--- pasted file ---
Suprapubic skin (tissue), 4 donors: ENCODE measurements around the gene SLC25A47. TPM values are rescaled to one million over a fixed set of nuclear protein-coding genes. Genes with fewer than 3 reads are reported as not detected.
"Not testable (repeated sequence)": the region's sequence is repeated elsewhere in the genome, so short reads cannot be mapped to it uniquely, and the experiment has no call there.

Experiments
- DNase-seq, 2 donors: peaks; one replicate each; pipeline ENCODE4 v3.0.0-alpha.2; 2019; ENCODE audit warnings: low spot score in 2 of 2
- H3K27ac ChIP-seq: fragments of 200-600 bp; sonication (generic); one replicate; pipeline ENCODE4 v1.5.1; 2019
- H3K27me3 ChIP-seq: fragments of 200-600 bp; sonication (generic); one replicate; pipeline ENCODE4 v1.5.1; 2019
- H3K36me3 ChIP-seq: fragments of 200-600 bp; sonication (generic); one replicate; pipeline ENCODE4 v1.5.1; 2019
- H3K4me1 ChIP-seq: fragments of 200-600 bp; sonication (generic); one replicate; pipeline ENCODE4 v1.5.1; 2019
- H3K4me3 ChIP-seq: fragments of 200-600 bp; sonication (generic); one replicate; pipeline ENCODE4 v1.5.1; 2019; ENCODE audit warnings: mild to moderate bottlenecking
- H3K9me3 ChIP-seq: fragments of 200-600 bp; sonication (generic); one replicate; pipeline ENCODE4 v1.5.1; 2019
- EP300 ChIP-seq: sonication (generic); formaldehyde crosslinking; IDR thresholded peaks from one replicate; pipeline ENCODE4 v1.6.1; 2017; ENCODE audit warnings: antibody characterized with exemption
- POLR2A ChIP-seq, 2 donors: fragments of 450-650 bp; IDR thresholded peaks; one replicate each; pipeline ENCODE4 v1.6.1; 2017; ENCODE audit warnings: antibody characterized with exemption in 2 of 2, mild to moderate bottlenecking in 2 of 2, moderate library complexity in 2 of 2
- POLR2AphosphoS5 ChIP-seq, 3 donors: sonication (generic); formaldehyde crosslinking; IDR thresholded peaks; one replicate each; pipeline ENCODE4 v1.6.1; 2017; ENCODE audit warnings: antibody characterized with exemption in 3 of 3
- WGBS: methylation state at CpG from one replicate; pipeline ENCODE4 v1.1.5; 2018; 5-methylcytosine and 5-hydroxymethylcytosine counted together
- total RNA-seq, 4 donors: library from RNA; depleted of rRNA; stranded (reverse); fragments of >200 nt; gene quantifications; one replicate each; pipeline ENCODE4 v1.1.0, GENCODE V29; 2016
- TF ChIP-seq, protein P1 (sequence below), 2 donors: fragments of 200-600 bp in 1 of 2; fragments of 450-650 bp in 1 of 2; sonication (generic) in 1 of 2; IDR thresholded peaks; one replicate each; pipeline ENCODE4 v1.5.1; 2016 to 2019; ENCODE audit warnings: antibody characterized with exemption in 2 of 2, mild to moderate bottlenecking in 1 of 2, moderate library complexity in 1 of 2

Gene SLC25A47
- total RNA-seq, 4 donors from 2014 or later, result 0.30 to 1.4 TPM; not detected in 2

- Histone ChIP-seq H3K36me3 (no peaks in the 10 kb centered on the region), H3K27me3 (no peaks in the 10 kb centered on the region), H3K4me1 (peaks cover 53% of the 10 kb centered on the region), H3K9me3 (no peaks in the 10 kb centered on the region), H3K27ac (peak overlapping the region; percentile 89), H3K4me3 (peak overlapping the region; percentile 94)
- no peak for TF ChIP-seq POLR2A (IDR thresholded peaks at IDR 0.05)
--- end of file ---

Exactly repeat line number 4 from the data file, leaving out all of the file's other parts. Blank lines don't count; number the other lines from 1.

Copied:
- DNase-seq, 2 donors: peaks; one replicate each; pipeline ENCODE4 v3.0.0-alpha.2; 2019; ENCODE audit warnings: low spot score in 2 of 2